• Arrays should be of type std::array by default, that is, if I write char [6] it should be actually the same as std::array<char, 6>, so I can use .begin () etc. on it. This is just a consistency thing, but anyway, it surely wouldn't hurt.
  • An enumerable concept is needed. This goes hand in hand with concepts and arrays being of an array type, as one can easily loop over them using a for each keyword. Boost already has a FOR_EACH macro, but language level support is needed here so people can easily use the standard containers.

Library changes

  • Library overhaul with performance in mind. Take a look at EASTL or something like this, the default C++ STL implementations are sometime just crap. This is getting better, but the standard should also enforce some performance constraints, like "empty containers must not allocate memory".
  • The new style iterators from Boost should be the default, they are easy to use -- more people will be willing to write an iterator if it is easy.
  • Proper string handling. No, std::string, std::wstring etc. is not proper string handling in the 21st century. The default should be probably UTF-8 based, with a working system to convert between various encodings -- like ICU.
  • Proper stream handling. Operating systems write data byte-oriented, not char ... This is something that makes me wonder all the time, why the heck are the iostreams char oriented? I'd much rather have some basic input_stream which can read bytes, same for output, and layer the functionality over this, i.e. input_stream::ptr is (new file_input_stream ("filename")); char_stream<char> cs (is); Makes many things much easier, and looking at Java and C#, this seems to be working in practice, too.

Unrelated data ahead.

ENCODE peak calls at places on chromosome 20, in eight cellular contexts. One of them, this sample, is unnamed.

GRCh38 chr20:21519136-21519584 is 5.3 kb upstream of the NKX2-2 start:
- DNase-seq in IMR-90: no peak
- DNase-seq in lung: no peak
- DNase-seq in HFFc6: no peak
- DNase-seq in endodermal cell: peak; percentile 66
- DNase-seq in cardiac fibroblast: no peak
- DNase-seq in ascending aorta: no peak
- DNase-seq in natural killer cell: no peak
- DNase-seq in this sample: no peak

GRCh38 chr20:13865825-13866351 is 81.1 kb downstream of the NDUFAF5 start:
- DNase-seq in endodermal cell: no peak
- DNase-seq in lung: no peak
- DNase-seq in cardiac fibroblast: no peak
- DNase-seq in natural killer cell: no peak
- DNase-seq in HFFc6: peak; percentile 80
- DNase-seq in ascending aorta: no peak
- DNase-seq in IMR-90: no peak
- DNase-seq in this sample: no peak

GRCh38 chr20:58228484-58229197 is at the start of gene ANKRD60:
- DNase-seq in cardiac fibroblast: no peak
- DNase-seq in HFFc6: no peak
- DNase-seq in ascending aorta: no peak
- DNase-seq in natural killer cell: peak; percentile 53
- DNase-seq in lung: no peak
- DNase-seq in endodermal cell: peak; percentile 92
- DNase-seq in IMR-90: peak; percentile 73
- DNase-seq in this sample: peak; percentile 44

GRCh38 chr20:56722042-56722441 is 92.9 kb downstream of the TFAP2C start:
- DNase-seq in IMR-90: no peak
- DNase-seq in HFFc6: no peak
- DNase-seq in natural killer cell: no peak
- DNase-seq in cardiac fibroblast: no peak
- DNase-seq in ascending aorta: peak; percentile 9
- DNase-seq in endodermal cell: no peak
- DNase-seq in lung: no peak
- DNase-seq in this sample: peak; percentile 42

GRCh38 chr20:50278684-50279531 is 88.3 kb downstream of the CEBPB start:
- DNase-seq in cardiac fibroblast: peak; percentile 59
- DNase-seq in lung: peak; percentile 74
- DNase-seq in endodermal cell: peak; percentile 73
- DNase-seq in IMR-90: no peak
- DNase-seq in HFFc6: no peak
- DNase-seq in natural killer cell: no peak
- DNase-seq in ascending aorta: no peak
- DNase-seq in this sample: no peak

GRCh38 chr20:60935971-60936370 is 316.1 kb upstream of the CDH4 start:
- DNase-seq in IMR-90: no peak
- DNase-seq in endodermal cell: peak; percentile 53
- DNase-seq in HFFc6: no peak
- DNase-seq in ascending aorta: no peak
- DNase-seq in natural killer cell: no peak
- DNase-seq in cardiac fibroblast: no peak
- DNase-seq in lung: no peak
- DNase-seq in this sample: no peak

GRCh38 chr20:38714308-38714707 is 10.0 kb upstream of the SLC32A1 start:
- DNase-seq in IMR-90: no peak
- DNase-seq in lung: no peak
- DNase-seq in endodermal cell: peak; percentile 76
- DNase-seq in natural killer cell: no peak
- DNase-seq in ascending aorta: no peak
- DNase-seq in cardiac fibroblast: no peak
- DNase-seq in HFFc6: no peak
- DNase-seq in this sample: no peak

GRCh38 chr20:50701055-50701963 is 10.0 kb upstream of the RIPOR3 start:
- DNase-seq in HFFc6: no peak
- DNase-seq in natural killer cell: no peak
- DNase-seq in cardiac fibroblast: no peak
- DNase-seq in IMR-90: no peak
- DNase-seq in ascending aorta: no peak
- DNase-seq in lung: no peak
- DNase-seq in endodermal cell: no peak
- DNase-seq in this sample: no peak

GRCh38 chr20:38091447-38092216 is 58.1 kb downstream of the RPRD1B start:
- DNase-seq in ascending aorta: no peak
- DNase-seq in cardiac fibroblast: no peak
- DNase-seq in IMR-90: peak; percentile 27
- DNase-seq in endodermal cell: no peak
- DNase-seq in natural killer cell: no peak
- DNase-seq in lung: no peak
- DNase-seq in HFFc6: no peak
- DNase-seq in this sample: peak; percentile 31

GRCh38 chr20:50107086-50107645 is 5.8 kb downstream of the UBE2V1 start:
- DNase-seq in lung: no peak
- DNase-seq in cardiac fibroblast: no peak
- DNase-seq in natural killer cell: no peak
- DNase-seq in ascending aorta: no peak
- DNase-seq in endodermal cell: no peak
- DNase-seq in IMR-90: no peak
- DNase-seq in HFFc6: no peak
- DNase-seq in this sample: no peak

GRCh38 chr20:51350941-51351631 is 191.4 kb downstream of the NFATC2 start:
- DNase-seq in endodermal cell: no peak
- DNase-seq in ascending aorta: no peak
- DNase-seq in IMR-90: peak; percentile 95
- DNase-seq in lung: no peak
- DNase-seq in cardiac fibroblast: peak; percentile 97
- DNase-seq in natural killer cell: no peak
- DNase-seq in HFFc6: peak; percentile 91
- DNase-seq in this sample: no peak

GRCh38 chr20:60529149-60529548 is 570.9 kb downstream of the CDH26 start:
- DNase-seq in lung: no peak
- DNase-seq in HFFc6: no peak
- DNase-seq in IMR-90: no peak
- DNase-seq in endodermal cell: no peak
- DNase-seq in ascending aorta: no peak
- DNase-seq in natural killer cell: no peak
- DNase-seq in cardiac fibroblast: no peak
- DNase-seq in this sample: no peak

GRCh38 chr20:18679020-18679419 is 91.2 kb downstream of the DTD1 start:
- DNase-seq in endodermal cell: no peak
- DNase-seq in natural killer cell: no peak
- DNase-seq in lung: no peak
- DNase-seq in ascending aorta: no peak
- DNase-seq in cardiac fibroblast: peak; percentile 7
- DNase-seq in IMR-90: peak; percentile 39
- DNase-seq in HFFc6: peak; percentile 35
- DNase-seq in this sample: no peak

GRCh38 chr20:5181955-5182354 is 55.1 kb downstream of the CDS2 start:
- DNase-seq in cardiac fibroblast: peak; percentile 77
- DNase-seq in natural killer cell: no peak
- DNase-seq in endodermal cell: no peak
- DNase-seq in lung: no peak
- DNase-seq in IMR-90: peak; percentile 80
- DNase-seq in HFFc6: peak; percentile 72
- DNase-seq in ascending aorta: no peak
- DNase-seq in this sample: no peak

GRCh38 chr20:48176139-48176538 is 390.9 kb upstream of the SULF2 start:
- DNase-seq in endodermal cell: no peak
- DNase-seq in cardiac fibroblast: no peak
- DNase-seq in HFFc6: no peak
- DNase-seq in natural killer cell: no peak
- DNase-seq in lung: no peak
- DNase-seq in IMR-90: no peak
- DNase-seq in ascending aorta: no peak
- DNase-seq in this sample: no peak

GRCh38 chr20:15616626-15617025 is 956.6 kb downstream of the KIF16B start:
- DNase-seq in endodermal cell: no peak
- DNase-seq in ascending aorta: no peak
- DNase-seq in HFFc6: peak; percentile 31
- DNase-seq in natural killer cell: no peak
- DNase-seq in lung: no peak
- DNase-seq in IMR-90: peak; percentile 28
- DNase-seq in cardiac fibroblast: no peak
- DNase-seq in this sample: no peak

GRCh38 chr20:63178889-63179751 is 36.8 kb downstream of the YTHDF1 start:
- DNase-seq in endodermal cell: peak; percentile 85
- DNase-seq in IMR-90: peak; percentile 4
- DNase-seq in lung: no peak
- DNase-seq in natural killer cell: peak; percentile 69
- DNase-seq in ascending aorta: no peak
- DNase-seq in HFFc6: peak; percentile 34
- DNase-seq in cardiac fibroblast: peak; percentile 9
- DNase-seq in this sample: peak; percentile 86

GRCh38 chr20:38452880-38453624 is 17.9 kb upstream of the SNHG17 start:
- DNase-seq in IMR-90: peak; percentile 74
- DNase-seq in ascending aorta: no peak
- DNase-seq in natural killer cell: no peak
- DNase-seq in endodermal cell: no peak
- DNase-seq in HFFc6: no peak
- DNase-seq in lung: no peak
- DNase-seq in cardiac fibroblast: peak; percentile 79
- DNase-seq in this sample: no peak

• Thread creation, synchronisation. There is some thread stuff going into C++0x, but it is looking half-serious only. For example, no way to specify priorities as it is not really portable -- heck, something like priority_hint would have done it, and I wonder how someone is supposed to implement a background thread without priorities on Windows. Ok, an embedded platform might not have priorities but this should not cripple everyone.

There are changes coming that go into the right direction (atomics are coming, regular expressions, smart pointers -- but not smart arrays, uah, and finally hash maps, a working bind is coming, function objects), but the pace is too slow to remain competitive. C++ was successful in the past because it used to be extremely backwards compatible with C, but this is no longer the case with C99 and C++ going slightly different routes, moreover, most people are stuck with either C++ or C, and the interop part of C++ via C (i.e., unmangled names via extern "C") is good and does not need to be changed at all. The main problem for C++ is the lack of a driving force that can push a standard -- changing something in this language is difficult, and it really needs a cleanup so the compilers get maintainable and robust and the language itself becomes easier to use. Even 5 years after C++03, there is still just one compiler that supports C++, and that is the EDG frontend. Seriously, if a language gets that complicated that it becomes near impossible to write a compiler that supports all of it, something is going really really wrong.

Sources, references, etc.